Project StrategyNZ aims to contribute to a discussion on how to improve strategic decision-making, strategy stewardship and implementation in both the private and the public sector.

This project has two parts that look at how New Zealand can improve long-term strategic thinking and strategy stewardship. The first is exploring a national sustainable development strategy for New Zealand, which began in 2006 and led to a workshop in March 2011 called StrategyNZ: Mapping our Future. This workshop in turn lead to the formation of the research project TalentNZ based on a quote from speaker Sir Paul Callaghan about creating ‘a place where talent wants to live’. The second aspect of Project StrategyNZ explores strategy stewardship in the New Zealand public sector and involves the GDS Index and the upcoming Project 2058 Report 15: Strengthening Strategy Stewardship in the Public Service.

Research projects[edit]

Project CivicsNZ[edit]

Project CivicsNZ aims to build the social capital and empowerment of New Zealand citizens. Work in this project has involved building a constitution for the twenty-first century in the EmpowerNZ initiative, with workshops in 2012 and 2013, and more recently involves discussion around civic education. The CivicsNZ project is also linked to the TacklingPovertyNZ project and included a workshop evening in 2017 and publication of a think piece and working paper in 2018.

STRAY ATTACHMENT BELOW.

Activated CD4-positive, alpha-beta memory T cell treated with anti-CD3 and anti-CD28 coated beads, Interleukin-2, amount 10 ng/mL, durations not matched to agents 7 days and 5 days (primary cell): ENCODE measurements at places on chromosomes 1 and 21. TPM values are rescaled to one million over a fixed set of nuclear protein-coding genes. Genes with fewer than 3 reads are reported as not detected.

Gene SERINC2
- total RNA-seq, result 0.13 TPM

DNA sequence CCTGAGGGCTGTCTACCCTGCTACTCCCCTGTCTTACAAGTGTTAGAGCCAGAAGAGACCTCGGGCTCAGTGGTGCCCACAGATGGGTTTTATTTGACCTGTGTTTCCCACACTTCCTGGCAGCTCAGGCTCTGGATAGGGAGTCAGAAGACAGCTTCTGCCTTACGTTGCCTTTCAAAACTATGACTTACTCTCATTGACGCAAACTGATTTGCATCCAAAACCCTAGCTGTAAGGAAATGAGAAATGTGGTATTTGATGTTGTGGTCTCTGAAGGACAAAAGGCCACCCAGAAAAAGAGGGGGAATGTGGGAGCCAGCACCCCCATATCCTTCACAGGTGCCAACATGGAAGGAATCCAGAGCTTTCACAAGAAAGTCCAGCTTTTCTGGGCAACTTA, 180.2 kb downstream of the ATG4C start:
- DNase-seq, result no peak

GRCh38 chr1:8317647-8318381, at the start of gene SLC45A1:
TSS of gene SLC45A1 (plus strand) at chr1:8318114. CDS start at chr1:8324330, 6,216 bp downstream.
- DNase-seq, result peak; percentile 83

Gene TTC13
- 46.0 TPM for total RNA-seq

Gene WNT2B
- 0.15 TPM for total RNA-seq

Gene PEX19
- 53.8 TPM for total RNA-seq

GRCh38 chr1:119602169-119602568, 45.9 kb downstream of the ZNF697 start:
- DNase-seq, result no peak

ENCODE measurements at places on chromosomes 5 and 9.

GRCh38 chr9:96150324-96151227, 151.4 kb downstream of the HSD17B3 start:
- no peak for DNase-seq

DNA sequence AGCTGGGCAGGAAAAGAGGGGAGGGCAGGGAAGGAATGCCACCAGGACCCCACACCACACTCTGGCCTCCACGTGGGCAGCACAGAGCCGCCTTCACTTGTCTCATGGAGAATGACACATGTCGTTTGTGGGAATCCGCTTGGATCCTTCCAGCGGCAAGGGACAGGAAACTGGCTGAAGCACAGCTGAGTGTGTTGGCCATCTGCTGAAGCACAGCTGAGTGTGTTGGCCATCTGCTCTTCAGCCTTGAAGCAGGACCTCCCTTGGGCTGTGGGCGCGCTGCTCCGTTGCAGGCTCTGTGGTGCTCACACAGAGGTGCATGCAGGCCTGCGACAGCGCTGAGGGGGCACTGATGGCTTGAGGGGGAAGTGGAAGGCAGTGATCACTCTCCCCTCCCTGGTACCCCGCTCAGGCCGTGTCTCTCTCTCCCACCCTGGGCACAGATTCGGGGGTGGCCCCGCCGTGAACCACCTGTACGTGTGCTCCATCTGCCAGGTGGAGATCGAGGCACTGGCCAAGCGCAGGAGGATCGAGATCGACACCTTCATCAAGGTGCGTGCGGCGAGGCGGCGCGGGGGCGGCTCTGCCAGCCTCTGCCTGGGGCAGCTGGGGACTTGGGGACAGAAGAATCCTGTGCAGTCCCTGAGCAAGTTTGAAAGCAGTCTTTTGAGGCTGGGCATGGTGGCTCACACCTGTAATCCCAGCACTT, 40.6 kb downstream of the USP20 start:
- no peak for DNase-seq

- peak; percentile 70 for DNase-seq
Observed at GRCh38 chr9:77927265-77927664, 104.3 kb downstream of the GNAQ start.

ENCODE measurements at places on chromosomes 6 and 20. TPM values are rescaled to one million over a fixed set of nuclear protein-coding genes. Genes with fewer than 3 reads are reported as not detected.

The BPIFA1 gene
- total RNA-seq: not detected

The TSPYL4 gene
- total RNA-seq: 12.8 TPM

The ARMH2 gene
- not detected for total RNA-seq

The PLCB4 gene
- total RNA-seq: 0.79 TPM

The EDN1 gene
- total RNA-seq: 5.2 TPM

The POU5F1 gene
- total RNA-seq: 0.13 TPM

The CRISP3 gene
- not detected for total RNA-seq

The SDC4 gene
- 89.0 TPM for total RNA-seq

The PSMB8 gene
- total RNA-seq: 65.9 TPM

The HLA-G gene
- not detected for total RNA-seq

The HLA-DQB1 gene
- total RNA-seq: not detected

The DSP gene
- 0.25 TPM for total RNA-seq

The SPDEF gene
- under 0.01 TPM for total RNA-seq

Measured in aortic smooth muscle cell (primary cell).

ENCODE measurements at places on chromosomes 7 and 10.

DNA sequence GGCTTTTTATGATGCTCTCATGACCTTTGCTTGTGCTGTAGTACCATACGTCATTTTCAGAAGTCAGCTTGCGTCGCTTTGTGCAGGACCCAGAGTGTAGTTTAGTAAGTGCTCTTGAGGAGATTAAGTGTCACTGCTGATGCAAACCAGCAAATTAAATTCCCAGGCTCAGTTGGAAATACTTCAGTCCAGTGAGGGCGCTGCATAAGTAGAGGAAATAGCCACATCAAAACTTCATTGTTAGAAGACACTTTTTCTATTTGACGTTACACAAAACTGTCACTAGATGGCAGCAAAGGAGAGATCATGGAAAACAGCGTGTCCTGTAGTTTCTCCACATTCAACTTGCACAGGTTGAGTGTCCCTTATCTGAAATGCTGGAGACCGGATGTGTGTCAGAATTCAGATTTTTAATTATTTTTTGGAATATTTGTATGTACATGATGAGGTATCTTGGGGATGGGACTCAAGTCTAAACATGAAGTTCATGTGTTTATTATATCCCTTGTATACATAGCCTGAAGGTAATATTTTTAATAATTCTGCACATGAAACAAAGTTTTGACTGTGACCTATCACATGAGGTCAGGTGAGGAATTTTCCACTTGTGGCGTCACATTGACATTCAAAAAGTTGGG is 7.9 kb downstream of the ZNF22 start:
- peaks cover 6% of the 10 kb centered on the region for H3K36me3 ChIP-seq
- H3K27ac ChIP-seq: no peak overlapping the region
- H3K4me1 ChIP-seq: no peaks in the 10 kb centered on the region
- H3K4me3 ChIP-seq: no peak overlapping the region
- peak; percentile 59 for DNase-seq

Project LivestockNZ[edit]

Project LivestockNZ aims to explore a new narrative for livestock farming in New Zealand – one that moves towards a more robust and ethically sound way of doing business while at the same time delivering better economic, environmental and social outcomes for all.[6] This project is in its early stages.

Project OneOceanNZ[edit]

Project OneOceanNZ aims to explore New Zealand’s public policy landscape in order to contribute to a wider discussion on how we might best manage our oceans. It looks at public policy solutions around ocean governance as an important long-term issue for New Zealand.[7] The Institute has made a number of submissions as part of this project and also facilitated the formation of the New Zealand Antarctic Youth Council.

Project PublicScienceNZ[edit]

Project PublicScienceNZ aims to contribute to a discussion on government-funded science in the hope that New Zealand invests its research dollar well and delivers sustainable outcomes for current and future generations. The project was established in 2012 and is ongoing. PublicScienceNZ also brings together the Institute's previous work on genetic modification policy and regulations, and pandemic management.

Project TacklingPovertyNZ[edit]

Project TacklingPovertyNZ aims to contribute to a national conversation on how to reduce poverty in New Zealand.